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Six Nobel Laureates on Innovation vs. Metrics
innovation_metrics
Are we in an economic crisis or a crisis of innovation?
By Tom Green


Has metrics, fantastic wealth creator that it is for its many corporate masters, now got innovation trapped in its maw of analytic machinery? Yes, laments Tony Golsby-Smith in the Harvard Business Review.

Of course,Golsby-Smith is far from alone in pointing out that disquieting situation. Many feel that metrics is up to no good, and that in this strangely suffocating economy of ours with its rapid-fire financial crises, metrics is eating the heart out of innovation. And many aspiring innovators, like victims of the Borg, are feeling that resistance is futile.

Maybe not. Six Nobel laureates offer their take on potential antidotes:


“Formula for breakthroughs in research: Take young researchers, put them together in virtual seclusion, give them an unprecedented degree of freedom and turn up the pressure by fostering competition.”
—James D. Watson, Nobel Prize in Physiology or Medicine 1961

We’ve all witnessed metrics and business analytics at work on corporate accounts where they can strip any budget down to the bone faster and smoother than a school of piranha. It’s enough to make a roomful of shareholders downright giddy as the wealth piles up right before their eyes. Everything previous to metrics is medieval bean counting. Just switch on the software, load in the data and watch the churn. It doesn’t take long, and that’s the best part. Value creation, as it’s called, is moments away.

“Discovery requires research, and research implies exploring the unknown, with, by definition, the inability to predict how useful or profitable whatever will be found could turn out to be.”
—Christian de Duve, Nobel Prize in Physiology or Medicine 1974.

The metrics process begins at research labs with three seemingly innocent but deadly questions, writes Golsby-Smith: “What is the return on investment on this project? What value are you creating for stakeholders? Are you meeting your milestones?” Anyone within earshot can feel the chill descend.

“Curiosity pays! Preserving knowledge is easy. Transferring knowledge is also easy. But making new knowledge is neither easy nor profitable in the short term.”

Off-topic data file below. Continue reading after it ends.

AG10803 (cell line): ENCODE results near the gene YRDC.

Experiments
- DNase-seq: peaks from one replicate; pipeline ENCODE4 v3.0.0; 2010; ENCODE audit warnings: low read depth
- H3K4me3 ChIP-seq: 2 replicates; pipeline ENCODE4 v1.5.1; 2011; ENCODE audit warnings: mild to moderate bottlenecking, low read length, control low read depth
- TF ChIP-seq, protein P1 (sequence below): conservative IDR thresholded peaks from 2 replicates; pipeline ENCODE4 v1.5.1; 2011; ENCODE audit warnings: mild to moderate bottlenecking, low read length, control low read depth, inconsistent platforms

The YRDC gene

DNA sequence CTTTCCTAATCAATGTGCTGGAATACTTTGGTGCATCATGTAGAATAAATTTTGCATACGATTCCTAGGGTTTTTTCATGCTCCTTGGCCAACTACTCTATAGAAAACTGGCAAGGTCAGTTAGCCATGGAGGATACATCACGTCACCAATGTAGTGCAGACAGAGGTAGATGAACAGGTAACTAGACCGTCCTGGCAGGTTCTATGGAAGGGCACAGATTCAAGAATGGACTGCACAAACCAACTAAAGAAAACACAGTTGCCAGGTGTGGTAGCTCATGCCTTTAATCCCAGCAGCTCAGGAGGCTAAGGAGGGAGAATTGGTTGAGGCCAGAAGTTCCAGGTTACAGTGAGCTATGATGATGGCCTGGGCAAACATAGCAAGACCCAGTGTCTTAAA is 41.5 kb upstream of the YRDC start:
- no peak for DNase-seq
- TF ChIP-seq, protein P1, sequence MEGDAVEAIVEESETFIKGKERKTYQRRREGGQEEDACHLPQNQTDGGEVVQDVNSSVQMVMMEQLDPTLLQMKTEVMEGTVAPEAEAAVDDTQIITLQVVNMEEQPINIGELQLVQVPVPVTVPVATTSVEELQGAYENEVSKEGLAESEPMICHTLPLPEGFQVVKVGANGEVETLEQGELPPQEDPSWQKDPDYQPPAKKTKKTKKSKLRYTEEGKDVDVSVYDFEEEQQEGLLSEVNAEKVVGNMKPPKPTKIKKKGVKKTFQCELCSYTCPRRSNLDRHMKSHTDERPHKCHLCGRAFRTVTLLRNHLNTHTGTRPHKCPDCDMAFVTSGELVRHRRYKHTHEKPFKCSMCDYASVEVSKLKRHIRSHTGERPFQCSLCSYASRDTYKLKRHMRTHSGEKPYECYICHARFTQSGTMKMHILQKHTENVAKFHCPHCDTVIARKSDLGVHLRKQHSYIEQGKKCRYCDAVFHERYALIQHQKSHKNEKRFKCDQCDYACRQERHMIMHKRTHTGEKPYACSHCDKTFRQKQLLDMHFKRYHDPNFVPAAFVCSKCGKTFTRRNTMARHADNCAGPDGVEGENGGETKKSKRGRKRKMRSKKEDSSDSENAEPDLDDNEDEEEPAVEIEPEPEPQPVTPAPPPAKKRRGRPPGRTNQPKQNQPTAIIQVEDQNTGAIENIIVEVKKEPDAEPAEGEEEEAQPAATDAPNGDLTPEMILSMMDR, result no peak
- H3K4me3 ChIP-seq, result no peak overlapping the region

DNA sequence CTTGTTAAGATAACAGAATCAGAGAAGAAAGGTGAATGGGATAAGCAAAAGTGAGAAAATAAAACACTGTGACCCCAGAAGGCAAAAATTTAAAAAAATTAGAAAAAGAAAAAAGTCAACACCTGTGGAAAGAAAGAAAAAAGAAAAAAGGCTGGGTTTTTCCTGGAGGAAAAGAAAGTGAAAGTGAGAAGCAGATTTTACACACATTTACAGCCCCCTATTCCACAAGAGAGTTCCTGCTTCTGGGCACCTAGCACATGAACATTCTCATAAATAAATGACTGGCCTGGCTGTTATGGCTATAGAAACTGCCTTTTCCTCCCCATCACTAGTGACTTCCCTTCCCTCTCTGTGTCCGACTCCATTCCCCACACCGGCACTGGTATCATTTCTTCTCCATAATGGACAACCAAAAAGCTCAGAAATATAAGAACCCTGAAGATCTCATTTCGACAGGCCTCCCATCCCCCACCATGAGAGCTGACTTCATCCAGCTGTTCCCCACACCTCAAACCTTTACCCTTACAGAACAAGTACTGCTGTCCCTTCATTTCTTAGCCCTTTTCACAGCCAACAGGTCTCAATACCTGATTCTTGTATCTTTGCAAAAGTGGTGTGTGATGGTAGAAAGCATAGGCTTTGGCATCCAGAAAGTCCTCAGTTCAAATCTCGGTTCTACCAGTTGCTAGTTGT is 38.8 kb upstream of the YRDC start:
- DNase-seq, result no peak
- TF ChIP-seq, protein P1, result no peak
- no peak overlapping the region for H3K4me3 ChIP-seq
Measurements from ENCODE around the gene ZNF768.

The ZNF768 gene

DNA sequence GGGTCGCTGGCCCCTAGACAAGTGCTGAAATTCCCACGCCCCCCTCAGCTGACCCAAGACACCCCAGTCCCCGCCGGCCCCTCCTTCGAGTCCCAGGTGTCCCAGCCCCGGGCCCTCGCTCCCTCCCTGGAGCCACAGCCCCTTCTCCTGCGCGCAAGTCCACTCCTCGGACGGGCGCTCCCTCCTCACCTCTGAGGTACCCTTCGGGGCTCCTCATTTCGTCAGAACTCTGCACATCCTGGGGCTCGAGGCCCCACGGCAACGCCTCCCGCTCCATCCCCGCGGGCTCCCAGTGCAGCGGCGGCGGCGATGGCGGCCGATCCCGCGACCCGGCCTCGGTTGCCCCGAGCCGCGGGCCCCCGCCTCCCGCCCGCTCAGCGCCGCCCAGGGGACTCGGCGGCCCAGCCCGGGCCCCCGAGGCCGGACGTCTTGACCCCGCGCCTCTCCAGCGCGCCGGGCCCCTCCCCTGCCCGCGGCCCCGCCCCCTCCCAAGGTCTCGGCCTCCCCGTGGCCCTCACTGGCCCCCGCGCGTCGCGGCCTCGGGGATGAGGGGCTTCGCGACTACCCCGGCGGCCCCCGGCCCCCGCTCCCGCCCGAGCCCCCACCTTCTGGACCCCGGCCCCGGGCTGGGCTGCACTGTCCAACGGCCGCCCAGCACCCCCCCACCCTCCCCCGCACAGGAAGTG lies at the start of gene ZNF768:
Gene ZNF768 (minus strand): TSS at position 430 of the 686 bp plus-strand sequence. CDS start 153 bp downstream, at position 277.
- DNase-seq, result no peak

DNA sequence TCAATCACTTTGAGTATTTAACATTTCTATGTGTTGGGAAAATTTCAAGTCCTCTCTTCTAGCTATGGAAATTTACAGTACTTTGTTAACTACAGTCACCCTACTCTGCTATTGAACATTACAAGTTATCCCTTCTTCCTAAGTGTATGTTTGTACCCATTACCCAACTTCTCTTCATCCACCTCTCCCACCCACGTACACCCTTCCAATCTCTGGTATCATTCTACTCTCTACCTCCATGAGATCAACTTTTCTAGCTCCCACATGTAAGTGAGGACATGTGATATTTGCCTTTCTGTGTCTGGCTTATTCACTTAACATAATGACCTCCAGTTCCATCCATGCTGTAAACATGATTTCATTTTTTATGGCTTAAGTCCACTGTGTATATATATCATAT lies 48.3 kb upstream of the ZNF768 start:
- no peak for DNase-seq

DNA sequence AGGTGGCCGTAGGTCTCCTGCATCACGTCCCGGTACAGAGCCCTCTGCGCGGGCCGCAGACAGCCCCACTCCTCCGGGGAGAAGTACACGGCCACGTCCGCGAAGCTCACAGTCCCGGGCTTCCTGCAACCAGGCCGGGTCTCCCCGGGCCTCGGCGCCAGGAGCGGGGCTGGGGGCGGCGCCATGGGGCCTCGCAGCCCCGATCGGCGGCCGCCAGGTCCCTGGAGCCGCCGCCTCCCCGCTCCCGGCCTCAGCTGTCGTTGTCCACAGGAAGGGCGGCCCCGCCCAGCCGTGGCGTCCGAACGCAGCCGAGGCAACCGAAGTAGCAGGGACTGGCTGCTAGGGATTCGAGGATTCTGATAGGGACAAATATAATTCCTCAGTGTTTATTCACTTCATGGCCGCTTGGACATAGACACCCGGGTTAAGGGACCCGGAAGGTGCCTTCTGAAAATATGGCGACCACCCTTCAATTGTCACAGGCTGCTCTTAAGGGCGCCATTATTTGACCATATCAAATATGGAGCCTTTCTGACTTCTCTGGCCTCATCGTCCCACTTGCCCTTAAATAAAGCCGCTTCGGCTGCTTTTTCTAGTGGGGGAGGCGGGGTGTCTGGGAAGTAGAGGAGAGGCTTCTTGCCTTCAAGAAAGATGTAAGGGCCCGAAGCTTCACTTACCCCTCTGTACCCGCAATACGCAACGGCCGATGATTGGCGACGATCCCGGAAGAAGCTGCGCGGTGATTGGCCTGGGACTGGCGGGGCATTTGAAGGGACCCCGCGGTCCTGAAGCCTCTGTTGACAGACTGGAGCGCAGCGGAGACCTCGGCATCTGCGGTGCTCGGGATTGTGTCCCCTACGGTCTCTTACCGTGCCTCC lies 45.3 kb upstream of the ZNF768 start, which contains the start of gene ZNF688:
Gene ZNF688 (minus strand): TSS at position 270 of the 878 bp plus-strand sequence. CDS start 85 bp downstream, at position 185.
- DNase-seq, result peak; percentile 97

—Ahmed Zewail, Nobel Prize in Chemistry 1999.

As Golsby-Smith contends, the replies coming from researchers are predictable and inevitable. The innovation team is scared and feels forced to tell lies; or “they will try hard to extrapolate numbers from market trends and past experience, rather than thinking about customers, good ideas, and new paradigms; or it “forces an innovation team to abandon anything controversial and go back to the concrete world that they already know.”

In short order, everyone starts wondering where’s the tsunami of innovation that usually pulls the economy from the brink. Are we selectively breeding only those ideas that the metrics crowd feels will create value…quickly?

“Continually stuff the infinite list of applications that have benefited mankind up their noses.”
—Harry Kroto, Nobel Prize in Chemistry 1996.

“The reason that America surged in the 1960s and 1980s and late 1990s isn’t because of anything—the government did, it was due to innovation,” writes Moses Ma in the Tao of Innovation.

“The mainframe revolution hit in the late 1950s and generated about $5 billion in the sales of chips that powered an economic growth spurt that we can call the first wave of the computing revolution—as well as increased core efficiency for the companies using those mainframes.

Similarly, the PC revolution hit in the late 1970s, launched the second wave, and generated about $25 billion in chip sales. And more recently, the Internet revolution powered Bill Clinton’s recovery, by generating $200 billion in chip sales. Each wave of innovative growth produced millions of the right kind of jobs.

“Bell Labs could afford to support curiosity-driven research that often lead to unanticipated applications,  largely because it was a monopoly regulated by government.”
—David Gross, Nobel Prize in Physics 2004.

“Continuous innovation is not a luxury anymore it is becoming a necessity,” write Tom Friedman and Michael Mandelbaum in That Used to Be Us.

“In the hyper-connected world, whatever can be done, will be done. The only question for a company is whether it will be done by it or to it: but it will be done. So a company that does not practice continuous innovation by taking advantage of every ounce of brainpower at every level will fall behind farther and faster than ever before.”

“I’m going to play with physics, whenever I want to, without worrying about any importance whatsoever.”
—Richard Feynman, Nobel Prize in Physics 1959.

We can be Us again, can’t we?


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